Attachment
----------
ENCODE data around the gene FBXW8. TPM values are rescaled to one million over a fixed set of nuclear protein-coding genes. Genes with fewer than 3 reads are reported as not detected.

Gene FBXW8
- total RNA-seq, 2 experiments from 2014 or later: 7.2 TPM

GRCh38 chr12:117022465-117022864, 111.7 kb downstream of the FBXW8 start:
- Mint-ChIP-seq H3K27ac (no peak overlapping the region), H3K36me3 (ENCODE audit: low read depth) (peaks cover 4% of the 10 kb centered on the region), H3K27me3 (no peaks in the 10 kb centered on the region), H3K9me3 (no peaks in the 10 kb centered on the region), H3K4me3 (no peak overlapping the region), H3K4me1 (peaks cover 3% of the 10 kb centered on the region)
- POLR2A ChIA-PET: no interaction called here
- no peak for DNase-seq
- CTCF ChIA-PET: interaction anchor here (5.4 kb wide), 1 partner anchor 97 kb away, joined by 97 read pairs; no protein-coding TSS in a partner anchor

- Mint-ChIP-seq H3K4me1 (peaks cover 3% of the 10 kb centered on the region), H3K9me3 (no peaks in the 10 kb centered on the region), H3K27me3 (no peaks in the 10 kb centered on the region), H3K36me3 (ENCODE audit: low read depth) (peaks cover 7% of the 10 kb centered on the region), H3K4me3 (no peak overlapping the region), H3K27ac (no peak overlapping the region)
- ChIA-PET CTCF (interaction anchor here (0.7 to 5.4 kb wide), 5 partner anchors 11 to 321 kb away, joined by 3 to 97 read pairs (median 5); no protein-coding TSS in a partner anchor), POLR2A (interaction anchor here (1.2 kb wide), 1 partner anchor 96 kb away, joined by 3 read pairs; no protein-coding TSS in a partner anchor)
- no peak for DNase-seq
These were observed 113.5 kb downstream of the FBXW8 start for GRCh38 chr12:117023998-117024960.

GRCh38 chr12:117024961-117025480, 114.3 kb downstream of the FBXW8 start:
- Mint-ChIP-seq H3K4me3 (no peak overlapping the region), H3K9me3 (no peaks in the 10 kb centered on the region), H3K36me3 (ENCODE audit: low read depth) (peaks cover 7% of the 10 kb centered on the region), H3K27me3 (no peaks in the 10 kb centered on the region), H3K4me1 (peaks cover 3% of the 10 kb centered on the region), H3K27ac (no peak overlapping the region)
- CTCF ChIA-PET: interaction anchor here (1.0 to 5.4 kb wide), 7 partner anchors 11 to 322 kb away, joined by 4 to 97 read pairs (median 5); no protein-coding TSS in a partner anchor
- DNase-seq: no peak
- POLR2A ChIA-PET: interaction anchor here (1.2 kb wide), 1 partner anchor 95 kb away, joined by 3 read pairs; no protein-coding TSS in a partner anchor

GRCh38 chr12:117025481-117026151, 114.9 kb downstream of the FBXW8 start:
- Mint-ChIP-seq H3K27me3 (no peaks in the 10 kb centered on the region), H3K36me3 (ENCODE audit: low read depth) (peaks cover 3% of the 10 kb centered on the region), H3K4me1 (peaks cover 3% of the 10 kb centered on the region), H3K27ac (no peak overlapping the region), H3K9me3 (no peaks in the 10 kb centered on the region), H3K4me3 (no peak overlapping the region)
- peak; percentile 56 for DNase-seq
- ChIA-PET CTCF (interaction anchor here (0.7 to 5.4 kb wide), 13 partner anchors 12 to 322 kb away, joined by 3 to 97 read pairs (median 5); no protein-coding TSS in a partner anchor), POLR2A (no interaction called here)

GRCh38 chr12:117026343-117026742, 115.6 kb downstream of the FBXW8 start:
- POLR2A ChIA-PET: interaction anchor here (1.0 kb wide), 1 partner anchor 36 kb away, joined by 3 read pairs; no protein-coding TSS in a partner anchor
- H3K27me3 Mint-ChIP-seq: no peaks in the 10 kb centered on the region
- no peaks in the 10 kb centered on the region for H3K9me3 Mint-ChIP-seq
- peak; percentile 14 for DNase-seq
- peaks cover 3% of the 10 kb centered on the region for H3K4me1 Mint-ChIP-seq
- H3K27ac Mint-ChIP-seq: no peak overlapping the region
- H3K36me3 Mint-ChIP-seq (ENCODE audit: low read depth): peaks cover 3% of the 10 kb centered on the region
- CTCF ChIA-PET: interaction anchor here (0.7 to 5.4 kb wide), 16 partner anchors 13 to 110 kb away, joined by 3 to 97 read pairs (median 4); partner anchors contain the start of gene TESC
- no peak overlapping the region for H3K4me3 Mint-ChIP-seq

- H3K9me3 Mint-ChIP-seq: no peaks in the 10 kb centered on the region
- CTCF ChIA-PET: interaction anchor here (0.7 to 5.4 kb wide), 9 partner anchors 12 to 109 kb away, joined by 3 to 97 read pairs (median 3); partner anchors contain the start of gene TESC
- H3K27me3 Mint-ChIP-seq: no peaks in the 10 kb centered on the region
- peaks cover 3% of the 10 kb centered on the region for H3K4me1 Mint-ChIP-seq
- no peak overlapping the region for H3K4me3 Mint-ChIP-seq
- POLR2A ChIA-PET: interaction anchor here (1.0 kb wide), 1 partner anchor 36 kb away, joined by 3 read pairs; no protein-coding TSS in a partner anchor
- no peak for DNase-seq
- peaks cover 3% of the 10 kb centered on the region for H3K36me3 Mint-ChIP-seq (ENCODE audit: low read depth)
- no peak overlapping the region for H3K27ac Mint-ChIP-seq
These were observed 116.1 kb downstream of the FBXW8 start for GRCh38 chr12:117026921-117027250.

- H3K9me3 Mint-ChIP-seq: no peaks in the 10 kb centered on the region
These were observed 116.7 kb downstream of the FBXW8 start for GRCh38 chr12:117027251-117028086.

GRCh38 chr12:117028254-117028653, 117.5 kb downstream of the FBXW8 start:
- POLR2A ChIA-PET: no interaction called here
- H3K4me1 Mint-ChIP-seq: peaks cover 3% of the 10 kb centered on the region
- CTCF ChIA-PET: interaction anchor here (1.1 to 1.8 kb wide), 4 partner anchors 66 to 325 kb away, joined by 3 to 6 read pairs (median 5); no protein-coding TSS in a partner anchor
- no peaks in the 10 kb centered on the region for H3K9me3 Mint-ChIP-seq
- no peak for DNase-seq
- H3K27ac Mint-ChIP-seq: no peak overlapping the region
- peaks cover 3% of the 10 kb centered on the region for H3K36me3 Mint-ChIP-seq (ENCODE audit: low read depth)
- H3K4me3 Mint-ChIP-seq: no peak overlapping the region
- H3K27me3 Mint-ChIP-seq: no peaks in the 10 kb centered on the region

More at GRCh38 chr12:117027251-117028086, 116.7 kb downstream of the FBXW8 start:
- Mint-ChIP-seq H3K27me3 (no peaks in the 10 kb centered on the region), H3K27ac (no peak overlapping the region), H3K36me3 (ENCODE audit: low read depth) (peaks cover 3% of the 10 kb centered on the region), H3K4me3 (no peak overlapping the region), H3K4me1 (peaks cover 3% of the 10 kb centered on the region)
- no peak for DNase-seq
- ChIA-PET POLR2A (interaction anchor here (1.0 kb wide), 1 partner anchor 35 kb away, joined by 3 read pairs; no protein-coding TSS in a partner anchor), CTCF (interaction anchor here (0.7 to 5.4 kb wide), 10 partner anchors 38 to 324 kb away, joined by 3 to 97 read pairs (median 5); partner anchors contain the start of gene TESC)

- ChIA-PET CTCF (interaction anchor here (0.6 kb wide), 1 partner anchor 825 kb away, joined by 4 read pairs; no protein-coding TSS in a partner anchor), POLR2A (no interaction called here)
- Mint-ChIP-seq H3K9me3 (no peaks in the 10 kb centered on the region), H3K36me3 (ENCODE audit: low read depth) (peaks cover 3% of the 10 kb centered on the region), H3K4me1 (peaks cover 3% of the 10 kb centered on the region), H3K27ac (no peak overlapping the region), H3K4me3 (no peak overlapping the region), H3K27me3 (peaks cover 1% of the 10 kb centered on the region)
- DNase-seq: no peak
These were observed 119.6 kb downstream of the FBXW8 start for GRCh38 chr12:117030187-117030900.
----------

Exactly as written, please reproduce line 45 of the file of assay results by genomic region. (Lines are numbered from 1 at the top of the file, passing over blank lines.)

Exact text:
- POLR2A ChIA-PET: no interaction called here